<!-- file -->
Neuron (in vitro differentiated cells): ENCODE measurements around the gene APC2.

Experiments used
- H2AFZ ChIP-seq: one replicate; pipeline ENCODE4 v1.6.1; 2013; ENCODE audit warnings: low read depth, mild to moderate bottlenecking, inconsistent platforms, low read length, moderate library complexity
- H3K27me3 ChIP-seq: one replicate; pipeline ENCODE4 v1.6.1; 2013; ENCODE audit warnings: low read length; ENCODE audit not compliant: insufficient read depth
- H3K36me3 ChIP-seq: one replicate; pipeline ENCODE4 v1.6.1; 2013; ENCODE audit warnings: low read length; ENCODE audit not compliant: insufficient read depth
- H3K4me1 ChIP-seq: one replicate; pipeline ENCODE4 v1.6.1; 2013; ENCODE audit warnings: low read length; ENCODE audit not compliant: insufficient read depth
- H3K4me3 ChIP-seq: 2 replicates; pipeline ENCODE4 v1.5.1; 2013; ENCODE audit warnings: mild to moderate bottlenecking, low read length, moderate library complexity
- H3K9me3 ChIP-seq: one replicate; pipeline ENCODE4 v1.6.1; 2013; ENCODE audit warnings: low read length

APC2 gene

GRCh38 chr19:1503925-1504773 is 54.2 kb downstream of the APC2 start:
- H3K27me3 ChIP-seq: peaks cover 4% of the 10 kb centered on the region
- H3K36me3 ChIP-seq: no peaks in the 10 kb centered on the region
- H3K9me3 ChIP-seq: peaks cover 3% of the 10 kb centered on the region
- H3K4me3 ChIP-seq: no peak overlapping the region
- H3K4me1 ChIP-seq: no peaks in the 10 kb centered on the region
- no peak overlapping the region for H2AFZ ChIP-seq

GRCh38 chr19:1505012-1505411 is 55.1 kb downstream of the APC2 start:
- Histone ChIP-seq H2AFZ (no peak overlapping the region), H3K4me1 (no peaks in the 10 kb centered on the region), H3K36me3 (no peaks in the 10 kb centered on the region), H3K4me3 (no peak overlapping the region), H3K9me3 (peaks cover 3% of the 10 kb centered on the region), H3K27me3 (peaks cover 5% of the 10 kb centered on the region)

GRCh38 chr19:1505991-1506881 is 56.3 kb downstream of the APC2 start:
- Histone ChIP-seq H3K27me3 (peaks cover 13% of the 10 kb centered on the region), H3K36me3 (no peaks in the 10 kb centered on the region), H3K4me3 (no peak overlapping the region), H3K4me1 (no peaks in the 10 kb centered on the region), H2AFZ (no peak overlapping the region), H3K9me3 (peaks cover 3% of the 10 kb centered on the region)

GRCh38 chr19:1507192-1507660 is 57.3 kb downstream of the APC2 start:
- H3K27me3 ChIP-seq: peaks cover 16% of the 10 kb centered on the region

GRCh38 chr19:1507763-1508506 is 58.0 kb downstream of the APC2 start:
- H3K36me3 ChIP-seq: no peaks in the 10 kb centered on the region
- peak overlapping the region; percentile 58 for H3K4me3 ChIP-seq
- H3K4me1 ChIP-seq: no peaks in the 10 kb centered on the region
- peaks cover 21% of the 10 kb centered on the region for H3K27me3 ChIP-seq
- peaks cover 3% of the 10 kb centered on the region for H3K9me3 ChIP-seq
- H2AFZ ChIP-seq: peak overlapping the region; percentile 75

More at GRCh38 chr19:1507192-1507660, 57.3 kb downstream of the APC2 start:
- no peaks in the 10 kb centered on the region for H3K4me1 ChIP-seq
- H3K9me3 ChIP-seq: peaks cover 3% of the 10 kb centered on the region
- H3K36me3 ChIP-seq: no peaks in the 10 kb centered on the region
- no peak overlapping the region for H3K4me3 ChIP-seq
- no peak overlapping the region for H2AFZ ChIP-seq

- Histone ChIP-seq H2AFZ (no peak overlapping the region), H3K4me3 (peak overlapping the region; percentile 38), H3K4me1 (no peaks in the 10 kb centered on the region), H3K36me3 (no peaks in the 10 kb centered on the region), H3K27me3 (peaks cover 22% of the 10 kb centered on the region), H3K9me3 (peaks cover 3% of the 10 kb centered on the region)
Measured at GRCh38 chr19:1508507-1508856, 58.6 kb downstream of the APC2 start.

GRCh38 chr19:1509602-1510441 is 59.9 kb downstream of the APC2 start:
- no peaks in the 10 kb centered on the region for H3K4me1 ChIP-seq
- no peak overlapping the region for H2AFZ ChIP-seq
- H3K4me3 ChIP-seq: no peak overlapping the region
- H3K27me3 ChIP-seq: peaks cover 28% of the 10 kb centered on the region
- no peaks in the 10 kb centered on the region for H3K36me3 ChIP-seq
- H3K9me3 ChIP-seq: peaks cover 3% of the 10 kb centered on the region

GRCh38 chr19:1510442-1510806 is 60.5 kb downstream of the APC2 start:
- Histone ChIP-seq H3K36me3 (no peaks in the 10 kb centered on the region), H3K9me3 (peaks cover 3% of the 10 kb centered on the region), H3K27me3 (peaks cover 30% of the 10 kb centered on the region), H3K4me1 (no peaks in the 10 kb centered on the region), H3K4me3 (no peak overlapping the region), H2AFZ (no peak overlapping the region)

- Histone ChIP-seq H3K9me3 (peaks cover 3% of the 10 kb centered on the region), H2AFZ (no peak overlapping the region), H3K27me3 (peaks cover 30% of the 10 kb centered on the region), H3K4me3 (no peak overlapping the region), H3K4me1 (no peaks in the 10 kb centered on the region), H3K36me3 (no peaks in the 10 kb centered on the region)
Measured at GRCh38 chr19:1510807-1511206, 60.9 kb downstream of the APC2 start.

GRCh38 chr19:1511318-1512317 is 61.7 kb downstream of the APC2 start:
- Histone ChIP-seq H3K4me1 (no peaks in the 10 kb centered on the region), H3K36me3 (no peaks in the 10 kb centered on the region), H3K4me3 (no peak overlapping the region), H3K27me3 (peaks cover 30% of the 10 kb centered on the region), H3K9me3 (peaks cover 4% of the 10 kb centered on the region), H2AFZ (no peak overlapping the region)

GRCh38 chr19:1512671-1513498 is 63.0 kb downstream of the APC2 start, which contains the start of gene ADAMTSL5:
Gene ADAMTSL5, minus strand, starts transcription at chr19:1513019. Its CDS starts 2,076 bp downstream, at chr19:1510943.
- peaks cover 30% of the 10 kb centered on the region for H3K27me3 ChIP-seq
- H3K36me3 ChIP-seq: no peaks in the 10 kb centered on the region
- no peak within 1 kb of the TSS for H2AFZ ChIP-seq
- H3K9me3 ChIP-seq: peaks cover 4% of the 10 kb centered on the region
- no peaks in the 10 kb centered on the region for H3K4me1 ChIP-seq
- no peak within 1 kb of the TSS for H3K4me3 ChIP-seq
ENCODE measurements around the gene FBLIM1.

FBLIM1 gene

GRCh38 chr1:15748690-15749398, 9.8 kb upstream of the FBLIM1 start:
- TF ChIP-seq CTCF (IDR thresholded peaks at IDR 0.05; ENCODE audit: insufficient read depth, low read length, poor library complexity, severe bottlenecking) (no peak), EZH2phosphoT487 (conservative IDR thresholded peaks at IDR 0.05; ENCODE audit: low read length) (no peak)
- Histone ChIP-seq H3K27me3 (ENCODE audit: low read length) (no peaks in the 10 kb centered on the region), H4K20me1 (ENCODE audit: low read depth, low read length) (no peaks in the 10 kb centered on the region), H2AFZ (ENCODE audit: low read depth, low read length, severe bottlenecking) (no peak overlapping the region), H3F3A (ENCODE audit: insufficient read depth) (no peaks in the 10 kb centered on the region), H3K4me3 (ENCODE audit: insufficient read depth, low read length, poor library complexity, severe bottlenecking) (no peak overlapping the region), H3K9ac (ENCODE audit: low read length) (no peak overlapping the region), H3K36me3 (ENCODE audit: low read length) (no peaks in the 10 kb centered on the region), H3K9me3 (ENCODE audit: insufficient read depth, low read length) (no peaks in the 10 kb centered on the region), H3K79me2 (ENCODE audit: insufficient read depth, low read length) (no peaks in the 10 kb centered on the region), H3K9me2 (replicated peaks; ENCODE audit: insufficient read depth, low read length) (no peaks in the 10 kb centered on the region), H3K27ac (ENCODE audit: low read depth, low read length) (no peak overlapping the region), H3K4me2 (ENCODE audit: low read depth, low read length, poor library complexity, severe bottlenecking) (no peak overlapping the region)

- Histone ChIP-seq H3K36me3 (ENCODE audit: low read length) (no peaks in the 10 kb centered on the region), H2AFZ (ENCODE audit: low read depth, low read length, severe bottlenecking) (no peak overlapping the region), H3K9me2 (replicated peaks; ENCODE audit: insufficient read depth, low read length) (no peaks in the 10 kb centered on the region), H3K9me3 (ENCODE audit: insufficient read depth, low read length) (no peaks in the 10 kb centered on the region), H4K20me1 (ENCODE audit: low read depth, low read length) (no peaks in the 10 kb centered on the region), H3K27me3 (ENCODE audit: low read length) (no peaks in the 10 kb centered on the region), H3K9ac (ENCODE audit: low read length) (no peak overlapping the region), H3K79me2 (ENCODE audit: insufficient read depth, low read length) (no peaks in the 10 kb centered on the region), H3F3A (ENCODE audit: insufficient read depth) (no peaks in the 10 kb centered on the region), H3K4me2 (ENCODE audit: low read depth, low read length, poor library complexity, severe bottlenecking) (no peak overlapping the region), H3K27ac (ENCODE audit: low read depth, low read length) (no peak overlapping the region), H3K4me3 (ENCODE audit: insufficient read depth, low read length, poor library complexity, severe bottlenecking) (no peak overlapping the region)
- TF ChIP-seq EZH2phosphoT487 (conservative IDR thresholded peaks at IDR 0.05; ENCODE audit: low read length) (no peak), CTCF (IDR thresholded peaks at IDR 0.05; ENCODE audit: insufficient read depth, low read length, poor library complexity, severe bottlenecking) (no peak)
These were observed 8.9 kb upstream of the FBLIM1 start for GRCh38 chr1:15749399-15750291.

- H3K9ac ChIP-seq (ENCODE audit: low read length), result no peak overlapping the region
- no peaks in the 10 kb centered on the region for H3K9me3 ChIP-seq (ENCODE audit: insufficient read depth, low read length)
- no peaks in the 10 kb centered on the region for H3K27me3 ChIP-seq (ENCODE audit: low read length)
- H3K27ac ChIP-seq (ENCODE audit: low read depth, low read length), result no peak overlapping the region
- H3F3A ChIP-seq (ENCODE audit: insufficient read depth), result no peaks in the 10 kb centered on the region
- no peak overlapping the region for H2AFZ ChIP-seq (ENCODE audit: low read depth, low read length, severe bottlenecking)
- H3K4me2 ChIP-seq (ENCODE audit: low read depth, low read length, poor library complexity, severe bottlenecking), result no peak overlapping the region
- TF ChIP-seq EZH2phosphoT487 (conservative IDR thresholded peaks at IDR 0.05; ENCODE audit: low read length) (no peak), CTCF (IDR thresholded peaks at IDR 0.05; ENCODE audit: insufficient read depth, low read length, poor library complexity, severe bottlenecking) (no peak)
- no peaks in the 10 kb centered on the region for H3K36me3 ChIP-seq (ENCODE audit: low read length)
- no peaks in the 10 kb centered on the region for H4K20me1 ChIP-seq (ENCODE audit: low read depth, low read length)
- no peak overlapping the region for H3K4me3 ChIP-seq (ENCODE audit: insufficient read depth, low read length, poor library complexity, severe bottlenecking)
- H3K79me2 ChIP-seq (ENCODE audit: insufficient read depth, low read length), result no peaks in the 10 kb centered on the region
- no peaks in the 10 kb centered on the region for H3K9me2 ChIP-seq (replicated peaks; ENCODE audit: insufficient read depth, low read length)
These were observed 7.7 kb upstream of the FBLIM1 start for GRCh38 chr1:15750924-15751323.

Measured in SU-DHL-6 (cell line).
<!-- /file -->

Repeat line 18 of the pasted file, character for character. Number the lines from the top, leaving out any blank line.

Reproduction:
- Histone ChIP-seq H2AFZ (no peak overlapping the region), H3K4me1 (no peaks in the 10 kb centered on the region), H3K36me3 (no peaks in the 10 kb centered on the region), H3K4me3 (no peak overlapping the region), H3K9me3 (peaks cover 3% of the 10 kb centered on the region), H3K27me3 (peaks cover 5% of the 10 kb centered on the region)